May 02, 2014 Perri rated it really liked it  ·  review of another edition
What a terrific story that stands the test of time. I loved the voice of the narrator and the language from a common 1950s vernacular. " a-tall, stunk up the joint, this is a dilly, louse it up" And funny- "I love motorcycles," he said. "You are 19," I said, "You will get over it". In a crowded room with the narrator, I bet I could listen in and find him. A touching relationship slowly revealed between the two men and then the teammates . I lucked out to borrow a Library copy from 1989. The page ...more
Carolyn Wada
Jan 25, 2011 Carolyn Wada rated it it was amazing
I loved this book. I borrowed it from the library to begin with but then bought it so I can reread it whenever I want. It is mainly about a young man with a terminal illness but it is mostly about living: about getting perspective, understanding and forgiving others, pulling together and being a friend.

The New York Mammoths are now "my favorite baseball team ever" :D. The first person narration was done so well that I know and like the Mammoths players and coaches better than any of the real-li
Elliott Turner
Nov 05, 2014 Elliott Turner rated it liked it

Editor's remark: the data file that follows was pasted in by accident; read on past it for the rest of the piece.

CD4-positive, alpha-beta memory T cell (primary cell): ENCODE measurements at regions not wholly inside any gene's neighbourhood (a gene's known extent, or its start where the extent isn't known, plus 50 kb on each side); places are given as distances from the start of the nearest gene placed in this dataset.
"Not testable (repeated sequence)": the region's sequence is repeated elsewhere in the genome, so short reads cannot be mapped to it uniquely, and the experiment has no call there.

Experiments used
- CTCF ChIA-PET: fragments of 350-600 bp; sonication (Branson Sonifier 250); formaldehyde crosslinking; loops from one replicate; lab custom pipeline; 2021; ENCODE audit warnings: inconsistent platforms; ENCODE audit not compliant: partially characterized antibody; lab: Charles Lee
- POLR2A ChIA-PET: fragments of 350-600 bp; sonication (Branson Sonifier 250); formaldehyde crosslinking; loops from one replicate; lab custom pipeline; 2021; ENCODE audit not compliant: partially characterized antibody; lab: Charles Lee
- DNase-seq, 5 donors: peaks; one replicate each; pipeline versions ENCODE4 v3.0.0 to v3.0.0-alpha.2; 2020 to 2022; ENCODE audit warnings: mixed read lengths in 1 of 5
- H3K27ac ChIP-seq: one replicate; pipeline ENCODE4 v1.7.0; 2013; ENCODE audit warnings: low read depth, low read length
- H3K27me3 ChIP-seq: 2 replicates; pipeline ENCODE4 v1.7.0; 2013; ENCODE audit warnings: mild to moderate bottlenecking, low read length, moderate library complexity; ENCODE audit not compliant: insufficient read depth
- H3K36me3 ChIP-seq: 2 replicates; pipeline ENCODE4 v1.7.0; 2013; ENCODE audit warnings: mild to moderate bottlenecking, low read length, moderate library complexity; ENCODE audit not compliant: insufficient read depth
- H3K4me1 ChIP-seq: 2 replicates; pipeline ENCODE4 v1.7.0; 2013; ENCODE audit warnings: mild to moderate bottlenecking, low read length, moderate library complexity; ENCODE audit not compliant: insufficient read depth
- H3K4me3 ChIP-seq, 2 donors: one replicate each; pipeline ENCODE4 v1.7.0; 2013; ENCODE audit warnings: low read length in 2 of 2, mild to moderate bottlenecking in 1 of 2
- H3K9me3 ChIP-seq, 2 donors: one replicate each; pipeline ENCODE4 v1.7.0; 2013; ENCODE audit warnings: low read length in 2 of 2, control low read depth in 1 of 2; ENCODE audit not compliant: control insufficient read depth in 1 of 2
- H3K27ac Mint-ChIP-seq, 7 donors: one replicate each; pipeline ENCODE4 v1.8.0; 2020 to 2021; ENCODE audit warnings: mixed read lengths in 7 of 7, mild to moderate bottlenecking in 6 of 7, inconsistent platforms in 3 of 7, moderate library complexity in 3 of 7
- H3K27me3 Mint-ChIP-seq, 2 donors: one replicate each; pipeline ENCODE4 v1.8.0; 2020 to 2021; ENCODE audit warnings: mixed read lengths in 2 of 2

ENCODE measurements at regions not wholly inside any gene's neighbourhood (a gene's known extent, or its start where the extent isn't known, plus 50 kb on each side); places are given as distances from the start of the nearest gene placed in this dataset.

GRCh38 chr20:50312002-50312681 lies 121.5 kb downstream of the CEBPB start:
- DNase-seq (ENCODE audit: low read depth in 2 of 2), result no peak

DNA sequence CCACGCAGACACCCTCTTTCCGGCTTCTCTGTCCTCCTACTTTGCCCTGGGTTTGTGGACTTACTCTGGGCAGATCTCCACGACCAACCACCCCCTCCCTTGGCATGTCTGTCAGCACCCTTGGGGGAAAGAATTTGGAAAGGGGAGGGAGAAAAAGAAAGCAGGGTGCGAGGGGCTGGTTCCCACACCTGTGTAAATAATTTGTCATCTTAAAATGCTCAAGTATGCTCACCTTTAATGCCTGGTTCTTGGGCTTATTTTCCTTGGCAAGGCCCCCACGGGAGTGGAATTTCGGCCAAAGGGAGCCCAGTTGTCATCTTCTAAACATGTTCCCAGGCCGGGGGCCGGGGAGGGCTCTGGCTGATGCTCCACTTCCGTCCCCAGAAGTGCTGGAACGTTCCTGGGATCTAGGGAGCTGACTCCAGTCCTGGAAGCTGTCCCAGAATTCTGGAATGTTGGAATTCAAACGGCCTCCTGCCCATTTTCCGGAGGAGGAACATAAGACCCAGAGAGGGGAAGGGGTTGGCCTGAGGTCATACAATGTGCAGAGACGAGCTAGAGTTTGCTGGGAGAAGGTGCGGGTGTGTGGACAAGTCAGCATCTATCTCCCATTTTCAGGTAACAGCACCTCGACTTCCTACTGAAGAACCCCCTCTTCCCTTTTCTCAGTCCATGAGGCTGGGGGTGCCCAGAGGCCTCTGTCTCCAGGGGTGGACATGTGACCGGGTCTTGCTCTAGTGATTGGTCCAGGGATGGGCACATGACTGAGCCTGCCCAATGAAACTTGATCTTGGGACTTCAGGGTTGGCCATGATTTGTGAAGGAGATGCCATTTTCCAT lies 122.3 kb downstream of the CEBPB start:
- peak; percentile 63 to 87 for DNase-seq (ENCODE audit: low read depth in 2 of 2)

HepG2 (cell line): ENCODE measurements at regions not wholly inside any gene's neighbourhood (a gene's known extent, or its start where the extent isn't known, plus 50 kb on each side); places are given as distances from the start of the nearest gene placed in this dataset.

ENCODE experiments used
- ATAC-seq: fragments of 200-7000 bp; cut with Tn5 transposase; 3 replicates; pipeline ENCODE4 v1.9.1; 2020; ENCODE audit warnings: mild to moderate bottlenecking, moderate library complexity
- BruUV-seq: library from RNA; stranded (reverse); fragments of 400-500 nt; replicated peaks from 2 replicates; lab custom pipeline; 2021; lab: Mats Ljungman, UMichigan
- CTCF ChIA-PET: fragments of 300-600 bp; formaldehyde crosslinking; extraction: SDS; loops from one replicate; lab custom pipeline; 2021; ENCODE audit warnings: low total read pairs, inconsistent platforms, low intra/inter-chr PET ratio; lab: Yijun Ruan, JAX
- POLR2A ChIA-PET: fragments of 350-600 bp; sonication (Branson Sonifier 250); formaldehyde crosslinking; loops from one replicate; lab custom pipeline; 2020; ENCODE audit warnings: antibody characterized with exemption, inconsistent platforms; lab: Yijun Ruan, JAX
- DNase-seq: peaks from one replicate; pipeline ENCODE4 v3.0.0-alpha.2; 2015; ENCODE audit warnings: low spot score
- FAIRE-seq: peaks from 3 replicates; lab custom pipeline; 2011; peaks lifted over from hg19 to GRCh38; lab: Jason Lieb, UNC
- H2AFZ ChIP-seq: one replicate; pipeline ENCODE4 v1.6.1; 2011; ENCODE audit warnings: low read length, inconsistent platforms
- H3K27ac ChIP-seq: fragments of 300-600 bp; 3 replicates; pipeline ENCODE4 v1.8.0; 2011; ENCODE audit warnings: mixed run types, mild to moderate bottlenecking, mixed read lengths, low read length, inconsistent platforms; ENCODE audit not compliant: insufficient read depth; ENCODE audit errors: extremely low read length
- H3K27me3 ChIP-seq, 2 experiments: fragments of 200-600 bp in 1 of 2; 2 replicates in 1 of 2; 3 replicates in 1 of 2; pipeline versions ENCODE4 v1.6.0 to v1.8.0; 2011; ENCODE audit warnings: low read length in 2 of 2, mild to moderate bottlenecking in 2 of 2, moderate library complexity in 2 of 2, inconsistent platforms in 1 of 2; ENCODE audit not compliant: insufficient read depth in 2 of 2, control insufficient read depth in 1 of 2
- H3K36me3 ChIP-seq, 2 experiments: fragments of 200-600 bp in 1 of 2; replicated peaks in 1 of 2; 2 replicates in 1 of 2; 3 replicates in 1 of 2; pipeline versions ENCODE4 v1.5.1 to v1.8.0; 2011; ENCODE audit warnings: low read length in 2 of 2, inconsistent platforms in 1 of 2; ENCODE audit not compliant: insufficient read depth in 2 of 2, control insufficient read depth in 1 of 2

Not life-changing or flashy, but a fun read. A left-handed pitcher near the end of his career finds himself in a tough bind: his best friend on the team has a life threatening disease and only he knows about it. As the season marches on and the team gets closer to the pennant, his friend gets worse until the club eventually finds out.

I really like the colloquial language and first person to second person narrative. The chapters were also neither too long nor too short. The author or "Arthur" ba
Mar 06, 2016 Connie rated it really liked it
I found Harris' writing style a challenge at first, but not for long.

Henry Wiggen is a star professional pitcher for the Mammoths in 1956 and with "folksy charm" tells in first person of life with the team. Life is truly challenging - time on the road away from family; temptations to be unfaithful to his wife; frustrations with the coaching/managing staff; annoyance with individuals on the team; the pressure to perform; the challenge to make enough money. Wiggen's biggest challenge is keeping t
Mar 14, 2008 C.E. rated it it was amazing
This review has been hidden because it contains spoilers. To view it, click here.
May 19, 2014 Chris rated it it was amazing